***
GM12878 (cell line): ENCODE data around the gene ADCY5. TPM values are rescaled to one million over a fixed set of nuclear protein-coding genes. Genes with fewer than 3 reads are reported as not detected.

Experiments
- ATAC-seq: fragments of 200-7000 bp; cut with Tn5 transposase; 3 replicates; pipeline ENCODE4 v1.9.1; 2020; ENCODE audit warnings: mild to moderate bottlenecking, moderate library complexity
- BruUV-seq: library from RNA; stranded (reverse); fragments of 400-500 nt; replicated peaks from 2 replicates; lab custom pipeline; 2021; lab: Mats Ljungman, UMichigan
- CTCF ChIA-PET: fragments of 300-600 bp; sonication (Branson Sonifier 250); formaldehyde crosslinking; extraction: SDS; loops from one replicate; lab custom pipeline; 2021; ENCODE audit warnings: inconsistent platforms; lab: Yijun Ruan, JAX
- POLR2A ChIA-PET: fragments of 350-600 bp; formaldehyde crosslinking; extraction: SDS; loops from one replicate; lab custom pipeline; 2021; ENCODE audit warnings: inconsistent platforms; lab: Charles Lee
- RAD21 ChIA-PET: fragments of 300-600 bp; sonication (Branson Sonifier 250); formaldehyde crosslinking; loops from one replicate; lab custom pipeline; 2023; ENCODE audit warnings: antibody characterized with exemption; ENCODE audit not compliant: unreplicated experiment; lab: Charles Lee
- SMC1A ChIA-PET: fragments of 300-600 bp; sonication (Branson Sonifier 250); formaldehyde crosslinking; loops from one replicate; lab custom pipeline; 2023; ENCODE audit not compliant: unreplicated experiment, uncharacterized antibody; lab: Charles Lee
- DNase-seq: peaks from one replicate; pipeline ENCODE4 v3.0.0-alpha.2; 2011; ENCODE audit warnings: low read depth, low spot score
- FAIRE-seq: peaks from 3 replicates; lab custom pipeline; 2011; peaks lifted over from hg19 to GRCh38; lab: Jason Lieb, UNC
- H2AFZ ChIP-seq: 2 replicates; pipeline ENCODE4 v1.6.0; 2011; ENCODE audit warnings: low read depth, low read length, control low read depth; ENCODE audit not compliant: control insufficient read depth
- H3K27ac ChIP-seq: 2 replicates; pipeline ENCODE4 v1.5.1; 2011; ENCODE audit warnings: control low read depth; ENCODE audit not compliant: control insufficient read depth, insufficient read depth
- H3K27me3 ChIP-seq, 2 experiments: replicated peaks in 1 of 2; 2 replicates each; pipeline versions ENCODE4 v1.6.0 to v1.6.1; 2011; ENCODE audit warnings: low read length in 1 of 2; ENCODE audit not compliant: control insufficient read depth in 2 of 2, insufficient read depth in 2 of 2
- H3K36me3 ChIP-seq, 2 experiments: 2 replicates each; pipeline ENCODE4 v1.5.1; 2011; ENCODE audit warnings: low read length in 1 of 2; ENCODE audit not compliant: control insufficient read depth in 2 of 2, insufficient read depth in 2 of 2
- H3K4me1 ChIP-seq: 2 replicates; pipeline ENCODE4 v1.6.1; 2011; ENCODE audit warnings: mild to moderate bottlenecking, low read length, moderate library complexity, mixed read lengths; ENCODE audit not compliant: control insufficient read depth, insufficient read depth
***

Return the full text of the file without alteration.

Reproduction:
GM12878 (cell line): ENCODE data around the gene ADCY5. TPM values are rescaled to one million over a fixed set of nuclear protein-coding genes. Genes with fewer than 3 reads are reported as not detected.

Experiments
- ATAC-seq: fragments of 200-7000 bp; cut with Tn5 transposase; 3 replicates; pipeline ENCODE4 v1.9.1; 2020; ENCODE audit warnings: mild to moderate bottlenecking, moderate library complexity
- BruUV-seq: library from RNA; stranded (reverse); fragments of 400-500 nt; replicated peaks from 2 replicates; lab custom pipeline; 2021; lab: Mats Ljungman, UMichigan
- CTCF ChIA-PET: fragments of 300-600 bp; sonication (Branson Sonifier 250); formaldehyde crosslinking; extraction: SDS; loops from one replicate; lab custom pipeline; 2021; ENCODE audit warnings: inconsistent platforms; lab: Yijun Ruan, JAX
- POLR2A ChIA-PET: fragments of 350-600 bp; formaldehyde crosslinking; extraction: SDS; loops from one replicate; lab custom pipeline; 2021; ENCODE audit warnings: inconsistent platforms; lab: Charles Lee
- RAD21 ChIA-PET: fragments of 300-600 bp; sonication (Branson Sonifier 250); formaldehyde crosslinking; loops from one replicate; lab custom pipeline; 2023; ENCODE audit warnings: antibody characterized with exemption; ENCODE audit not compliant: unreplicated experiment; lab: Charles Lee
- SMC1A ChIA-PET: fragments of 300-600 bp; sonication (Branson Sonifier 250); formaldehyde crosslinking; loops from one replicate; lab custom pipeline; 2023; ENCODE audit not compliant: unreplicated experiment, uncharacterized antibody; lab: Charles Lee
- DNase-seq: peaks from one replicate; pipeline ENCODE4 v3.0.0-alpha.2; 2011; ENCODE audit warnings: low read depth, low spot score
- FAIRE-seq: peaks from 3 replicates; lab custom pipeline; 2011; peaks lifted over from hg19 to GRCh38; lab: Jason Lieb, UNC
- H2AFZ ChIP-seq: 2 replicates; pipeline ENCODE4 v1.6.0; 2011; ENCODE audit warnings: low read depth, low read length, control low read depth; ENCODE audit not compliant: control insufficient read depth
- H3K27ac ChIP-seq: 2 replicates; pipeline ENCODE4 v1.5.1; 2011; ENCODE audit warnings: control low read depth; ENCODE audit not compliant: control insufficient read depth, insufficient read depth
- H3K27me3 ChIP-seq, 2 experiments: replicated peaks in 1 of 2; 2 replicates each; pipeline versions ENCODE4 v1.6.0 to v1.6.1; 2011; ENCODE audit warnings: low read length in 1 of 2; ENCODE audit not compliant: control insufficient read depth in 2 of 2, insufficient read depth in 2 of 2
- H3K36me3 ChIP-seq, 2 experiments: 2 replicates each; pipeline ENCODE4 v1.5.1; 2011; ENCODE audit warnings: low read length in 1 of 2; ENCODE audit not compliant: control insufficient read depth in 2 of 2, insufficient read depth in 2 of 2
- H3K4me1 ChIP-seq: 2 replicates; pipeline ENCODE4 v1.6.1; 2011; ENCODE audit warnings: mild to moderate bottlenecking, low read length, moderate library complexity, mixed read lengths; ENCODE audit not compliant: control insufficient read depth, insufficient read depth